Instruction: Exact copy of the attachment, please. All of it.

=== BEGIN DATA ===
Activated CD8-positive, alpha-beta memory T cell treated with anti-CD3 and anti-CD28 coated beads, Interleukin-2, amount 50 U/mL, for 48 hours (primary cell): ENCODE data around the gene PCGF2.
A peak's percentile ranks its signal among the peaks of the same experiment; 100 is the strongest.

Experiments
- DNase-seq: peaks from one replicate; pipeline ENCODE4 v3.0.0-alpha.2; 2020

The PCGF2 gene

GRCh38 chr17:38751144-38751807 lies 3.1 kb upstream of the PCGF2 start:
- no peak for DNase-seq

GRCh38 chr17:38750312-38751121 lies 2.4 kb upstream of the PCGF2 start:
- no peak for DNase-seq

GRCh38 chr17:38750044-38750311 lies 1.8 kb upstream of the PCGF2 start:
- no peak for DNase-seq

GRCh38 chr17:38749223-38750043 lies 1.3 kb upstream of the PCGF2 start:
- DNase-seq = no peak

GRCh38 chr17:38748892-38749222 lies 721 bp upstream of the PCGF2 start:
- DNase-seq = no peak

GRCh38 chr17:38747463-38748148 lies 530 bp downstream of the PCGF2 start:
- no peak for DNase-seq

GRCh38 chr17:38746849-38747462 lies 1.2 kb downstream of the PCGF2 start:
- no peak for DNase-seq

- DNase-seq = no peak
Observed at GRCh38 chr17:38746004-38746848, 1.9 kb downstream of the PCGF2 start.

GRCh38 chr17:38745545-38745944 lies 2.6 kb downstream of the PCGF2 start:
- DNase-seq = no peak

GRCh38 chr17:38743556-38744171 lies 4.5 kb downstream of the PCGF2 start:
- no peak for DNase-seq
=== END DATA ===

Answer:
Activated CD8-positive, alpha-beta memory T cell treated with anti-CD3 and anti-CD28 coated beads, Interleukin-2, amount 50 U/mL, for 48 hours (primary cell): ENCODE data around the gene PCGF2.
A peak's percentile ranks its signal among the peaks of the same experiment; 100 is the strongest.

Experiments
- DNase-seq: peaks from one replicate; pipeline ENCODE4 v3.0.0-alpha.2; 2020

The PCGF2 gene

GRCh38 chr17:38751144-38751807 lies 3.1 kb upstream of the PCGF2 start:
- no peak for DNase-seq

GRCh38 chr17:38750312-38751121 lies 2.4 kb upstream of the PCGF2 start:
- no peak for DNase-seq

GRCh38 chr17:38750044-38750311 lies 1.8 kb upstream of the PCGF2 start:
- no peak for DNase-seq

GRCh38 chr17:38749223-38750043 lies 1.3 kb upstream of the PCGF2 start:
- DNase-seq = no peak

GRCh38 chr17:38748892-38749222 lies 721 bp upstream of the PCGF2 start:
- DNase-seq = no peak

GRCh38 chr17:38747463-38748148 lies 530 bp downstream of the PCGF2 start:
- no peak for DNase-seq

GRCh38 chr17:38746849-38747462 lies 1.2 kb downstream of the PCGF2 start:
- no peak for DNase-seq

- DNase-seq = no peak
Observed at GRCh38 chr17:38746004-38746848, 1.9 kb downstream of the PCGF2 start.

GRCh38 chr17:38745545-38745944 lies 2.6 kb downstream of the PCGF2 start:
- DNase-seq = no peak

GRCh38 chr17:38743556-38744171 lies 4.5 kb downstream of the PCGF2 start:
- no peak for DNase-seq